For such sensors, including those machined from silicon, another concern is the erosion that the pressure-sensitive membrane undergoes when it is implanted in a patient and exposed for a prolonged period of time to bodily fluids and other naturally occurring agents inside the patient. Contrary to the prevalent view, it was discovered that a sensor machined from silicon does not exhibit a satisfactory degree of bio-compatibility with the naturally occurring bodily fluids and agents it encounters when implanted inside a patient. After a certain amount of time, these fluids and agents slowly begin dissolving the sensor, degrading the accuracy of the data produced by the sensor, and indeed, after a period of a few months, dissolving the thin membrane and other parts of the sensor completely. What is therefore needed is a bio-compatible protective coating for the sensor that resists the corrosive effect of the human body's naturally occurring fluids. By minimizing the erosion of the sensor membrane, such a protective coating would not only extend the useful life of the sensor, the coating would also maintain the accuracy of the data produced by the sensor while it is implanted inside the patient.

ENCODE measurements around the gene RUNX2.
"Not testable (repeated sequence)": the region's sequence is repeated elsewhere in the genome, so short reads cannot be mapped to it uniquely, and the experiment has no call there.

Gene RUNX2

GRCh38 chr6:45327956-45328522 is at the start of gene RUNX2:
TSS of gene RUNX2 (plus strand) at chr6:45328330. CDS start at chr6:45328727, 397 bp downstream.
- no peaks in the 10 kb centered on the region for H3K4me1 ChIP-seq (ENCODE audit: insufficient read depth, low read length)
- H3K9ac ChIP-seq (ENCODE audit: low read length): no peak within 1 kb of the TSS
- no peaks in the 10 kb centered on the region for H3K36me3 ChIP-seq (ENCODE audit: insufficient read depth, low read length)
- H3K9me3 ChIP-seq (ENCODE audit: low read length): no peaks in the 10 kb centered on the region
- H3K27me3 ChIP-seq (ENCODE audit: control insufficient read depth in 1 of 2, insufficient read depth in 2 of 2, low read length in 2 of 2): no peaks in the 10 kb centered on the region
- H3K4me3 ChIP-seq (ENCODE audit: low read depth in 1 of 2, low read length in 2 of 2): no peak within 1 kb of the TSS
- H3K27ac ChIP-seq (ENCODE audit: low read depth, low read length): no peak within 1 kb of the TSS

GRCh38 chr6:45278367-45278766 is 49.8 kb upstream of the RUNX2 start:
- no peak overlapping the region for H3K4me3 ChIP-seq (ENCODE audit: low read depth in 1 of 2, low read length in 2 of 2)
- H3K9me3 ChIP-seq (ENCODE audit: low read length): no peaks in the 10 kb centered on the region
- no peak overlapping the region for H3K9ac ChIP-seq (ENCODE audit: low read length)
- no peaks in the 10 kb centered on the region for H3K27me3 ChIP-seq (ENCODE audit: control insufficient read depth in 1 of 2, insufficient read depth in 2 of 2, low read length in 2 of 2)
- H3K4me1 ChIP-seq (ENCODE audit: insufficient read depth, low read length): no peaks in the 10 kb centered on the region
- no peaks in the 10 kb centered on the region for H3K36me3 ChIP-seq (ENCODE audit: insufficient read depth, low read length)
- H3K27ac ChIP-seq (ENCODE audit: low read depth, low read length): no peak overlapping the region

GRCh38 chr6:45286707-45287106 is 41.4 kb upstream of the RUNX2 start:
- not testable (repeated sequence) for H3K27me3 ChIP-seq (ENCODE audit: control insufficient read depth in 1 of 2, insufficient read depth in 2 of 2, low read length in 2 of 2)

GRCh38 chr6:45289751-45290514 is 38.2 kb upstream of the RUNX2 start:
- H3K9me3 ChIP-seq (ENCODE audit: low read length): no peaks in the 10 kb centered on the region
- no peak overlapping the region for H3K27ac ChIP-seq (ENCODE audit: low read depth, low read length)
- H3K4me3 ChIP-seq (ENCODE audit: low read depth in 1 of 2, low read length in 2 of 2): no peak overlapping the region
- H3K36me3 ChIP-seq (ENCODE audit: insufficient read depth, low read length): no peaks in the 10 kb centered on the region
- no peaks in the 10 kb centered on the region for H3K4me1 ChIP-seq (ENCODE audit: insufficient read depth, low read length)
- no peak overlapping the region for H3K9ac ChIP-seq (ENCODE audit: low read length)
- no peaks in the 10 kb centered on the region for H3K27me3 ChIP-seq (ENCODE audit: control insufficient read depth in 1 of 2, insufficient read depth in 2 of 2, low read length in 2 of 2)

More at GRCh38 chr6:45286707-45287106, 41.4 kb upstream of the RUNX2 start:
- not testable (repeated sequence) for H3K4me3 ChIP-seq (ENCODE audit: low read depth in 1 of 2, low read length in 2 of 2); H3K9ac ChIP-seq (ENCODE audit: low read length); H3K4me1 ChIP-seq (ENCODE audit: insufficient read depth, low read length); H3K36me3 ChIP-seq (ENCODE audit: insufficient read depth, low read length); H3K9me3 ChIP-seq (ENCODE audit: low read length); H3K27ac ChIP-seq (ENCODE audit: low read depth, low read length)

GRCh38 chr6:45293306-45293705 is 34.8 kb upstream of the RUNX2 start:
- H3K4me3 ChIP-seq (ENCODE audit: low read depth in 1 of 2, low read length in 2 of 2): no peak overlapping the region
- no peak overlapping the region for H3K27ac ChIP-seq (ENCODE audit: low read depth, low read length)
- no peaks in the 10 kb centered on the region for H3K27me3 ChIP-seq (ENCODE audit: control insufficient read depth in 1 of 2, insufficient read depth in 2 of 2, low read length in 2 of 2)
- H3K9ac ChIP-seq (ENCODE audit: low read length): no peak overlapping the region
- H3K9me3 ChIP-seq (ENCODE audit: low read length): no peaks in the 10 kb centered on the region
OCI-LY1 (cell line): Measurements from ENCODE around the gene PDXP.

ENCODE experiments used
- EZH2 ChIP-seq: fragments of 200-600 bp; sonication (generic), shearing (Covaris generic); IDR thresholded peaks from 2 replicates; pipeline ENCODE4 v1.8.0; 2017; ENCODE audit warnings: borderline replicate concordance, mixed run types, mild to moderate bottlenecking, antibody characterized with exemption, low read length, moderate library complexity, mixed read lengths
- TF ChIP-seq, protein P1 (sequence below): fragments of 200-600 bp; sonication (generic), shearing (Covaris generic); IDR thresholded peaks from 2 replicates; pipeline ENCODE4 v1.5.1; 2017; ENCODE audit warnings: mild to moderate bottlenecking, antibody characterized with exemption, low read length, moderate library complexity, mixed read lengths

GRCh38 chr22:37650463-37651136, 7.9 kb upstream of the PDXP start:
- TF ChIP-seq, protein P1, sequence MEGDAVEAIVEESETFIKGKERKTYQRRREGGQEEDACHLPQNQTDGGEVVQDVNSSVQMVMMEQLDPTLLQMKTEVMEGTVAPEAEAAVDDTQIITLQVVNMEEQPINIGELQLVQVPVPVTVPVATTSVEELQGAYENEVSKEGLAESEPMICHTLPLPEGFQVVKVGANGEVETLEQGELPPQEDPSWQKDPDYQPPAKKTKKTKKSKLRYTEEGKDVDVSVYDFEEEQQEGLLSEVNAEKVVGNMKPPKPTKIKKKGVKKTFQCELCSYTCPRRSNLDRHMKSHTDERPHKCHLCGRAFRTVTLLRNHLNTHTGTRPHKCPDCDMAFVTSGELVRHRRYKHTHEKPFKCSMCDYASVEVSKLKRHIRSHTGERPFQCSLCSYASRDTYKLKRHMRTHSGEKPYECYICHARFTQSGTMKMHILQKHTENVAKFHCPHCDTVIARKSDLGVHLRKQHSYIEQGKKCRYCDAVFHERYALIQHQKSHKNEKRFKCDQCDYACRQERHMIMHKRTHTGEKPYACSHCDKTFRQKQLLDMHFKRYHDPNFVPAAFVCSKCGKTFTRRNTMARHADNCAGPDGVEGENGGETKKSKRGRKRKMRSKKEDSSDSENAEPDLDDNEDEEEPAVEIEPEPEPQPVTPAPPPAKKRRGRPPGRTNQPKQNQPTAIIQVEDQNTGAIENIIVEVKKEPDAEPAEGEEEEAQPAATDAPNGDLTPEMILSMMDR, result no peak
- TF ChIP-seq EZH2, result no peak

It is, therefore, an object of the present invention to provide a method and device for fixation of a sensor in a bodily lumen. Through the use of such a method and device, remotely interrogated sensors may be fixed within bodily lumens. Such sensors may be used to record and/or monitor parameters such as, for example, physiological parameters, e.g., pressure and velocity of flow, and biochemical parameters, e.g., level of gases and biochemical substances in the fluid contained in the lumen.